FPGAs have progressed well beyond the original core fabric composed of logic and flops, surrounded by general-purposed I/O. The fabric has been upgraded with embedded memory, DSP blocks, AI processors, all connected by a network on chip. In addition to an upgraded fabric, FPGAs now feature multi-core processors.
The I/O ring has also been upgraded with a range of hard IP blocks and high-speed SerDes to support several interfaces such as Gigabit Ethernet, PCIe, DRR memory, etc. Today’s modern FPGA has become a programmable SoC with complex clocking requirements.
FPGAs Represent a Complex Clocking Environment
As the functionality of FPGAs has increased, the complexity of clocking needs has grown. As a result, FPGA vendors have added several built-in PLLs and clock management functions. This increase in functionality is mirrored by an increase in needed clock sources:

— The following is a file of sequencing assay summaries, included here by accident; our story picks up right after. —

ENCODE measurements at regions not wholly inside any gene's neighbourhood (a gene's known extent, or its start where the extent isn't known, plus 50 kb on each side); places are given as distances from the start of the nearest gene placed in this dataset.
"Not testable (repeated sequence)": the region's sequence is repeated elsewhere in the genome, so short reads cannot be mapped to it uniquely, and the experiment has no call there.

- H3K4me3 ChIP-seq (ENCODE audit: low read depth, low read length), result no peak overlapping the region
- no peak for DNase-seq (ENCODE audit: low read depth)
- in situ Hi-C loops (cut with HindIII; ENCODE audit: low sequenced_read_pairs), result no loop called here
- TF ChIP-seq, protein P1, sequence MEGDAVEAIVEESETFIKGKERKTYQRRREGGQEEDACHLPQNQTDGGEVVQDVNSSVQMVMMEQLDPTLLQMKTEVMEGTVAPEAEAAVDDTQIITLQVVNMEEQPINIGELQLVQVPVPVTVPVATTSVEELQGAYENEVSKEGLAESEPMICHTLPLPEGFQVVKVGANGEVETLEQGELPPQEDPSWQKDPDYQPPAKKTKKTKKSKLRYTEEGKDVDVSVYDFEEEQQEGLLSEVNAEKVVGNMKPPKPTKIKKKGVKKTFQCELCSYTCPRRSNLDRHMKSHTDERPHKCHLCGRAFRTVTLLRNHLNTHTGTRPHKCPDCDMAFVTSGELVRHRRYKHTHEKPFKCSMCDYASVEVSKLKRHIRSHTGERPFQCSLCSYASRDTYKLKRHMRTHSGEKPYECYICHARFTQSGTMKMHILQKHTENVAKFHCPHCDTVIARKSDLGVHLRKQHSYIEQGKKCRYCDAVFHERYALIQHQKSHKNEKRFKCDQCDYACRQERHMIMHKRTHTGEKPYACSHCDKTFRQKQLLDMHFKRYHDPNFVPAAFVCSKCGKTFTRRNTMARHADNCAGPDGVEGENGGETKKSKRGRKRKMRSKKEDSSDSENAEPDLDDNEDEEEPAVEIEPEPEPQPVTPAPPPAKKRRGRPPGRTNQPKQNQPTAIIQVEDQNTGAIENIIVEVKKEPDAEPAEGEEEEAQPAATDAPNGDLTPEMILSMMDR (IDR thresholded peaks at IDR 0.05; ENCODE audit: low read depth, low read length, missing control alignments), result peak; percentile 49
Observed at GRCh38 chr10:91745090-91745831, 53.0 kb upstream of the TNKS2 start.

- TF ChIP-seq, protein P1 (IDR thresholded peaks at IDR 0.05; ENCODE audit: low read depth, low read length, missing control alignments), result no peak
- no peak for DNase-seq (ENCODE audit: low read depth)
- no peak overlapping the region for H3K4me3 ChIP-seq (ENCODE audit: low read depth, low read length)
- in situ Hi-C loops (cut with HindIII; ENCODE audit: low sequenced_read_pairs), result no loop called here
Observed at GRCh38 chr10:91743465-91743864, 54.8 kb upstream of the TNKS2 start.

- Multiple reference clocks for the embedded PLLs
- Per I/O bank reference clocks
- Clocks for user logic
- Various supporting clock sources for features such as real-time clocks, configuration controllers, etc.
For SRAM-based FPGAs, additional external logic may be required to control the configuration. Often a small CPU plus flash memory is used, requiring its own clock source.
These FPGAs and the supporting configuration logic do not exist on a board in isolation. For example, higher-end CPUs can be found in conjunction to the FPGA, with the FPGA acting as a hardware accelerator to the CPU. Often other devices such as transceivers, DRAM, and other ASSPs can be found on the board. All these devices have their own clocking requirements, collectively creating a complex clocking environment. Designers need a supplier who can deliver a range of clocking solutions from oscillators to clock management devices.
FPGAs are Ubiquitous
FPGAs are a niche product used everywhere, from set top boxes to GPS-guided munitions, from the ocean floor to space — anywhere a custom solution is needed. But a custom ASIC would be cost prohibitive (from an NRE perspective), or not be able to meet time-to-market needs. Consequently, FPGA designers need a supplier whose product line supports a range of environments from the benign conditions of an office, to harsh environments with wide temperature ranges, high vibration and pressure.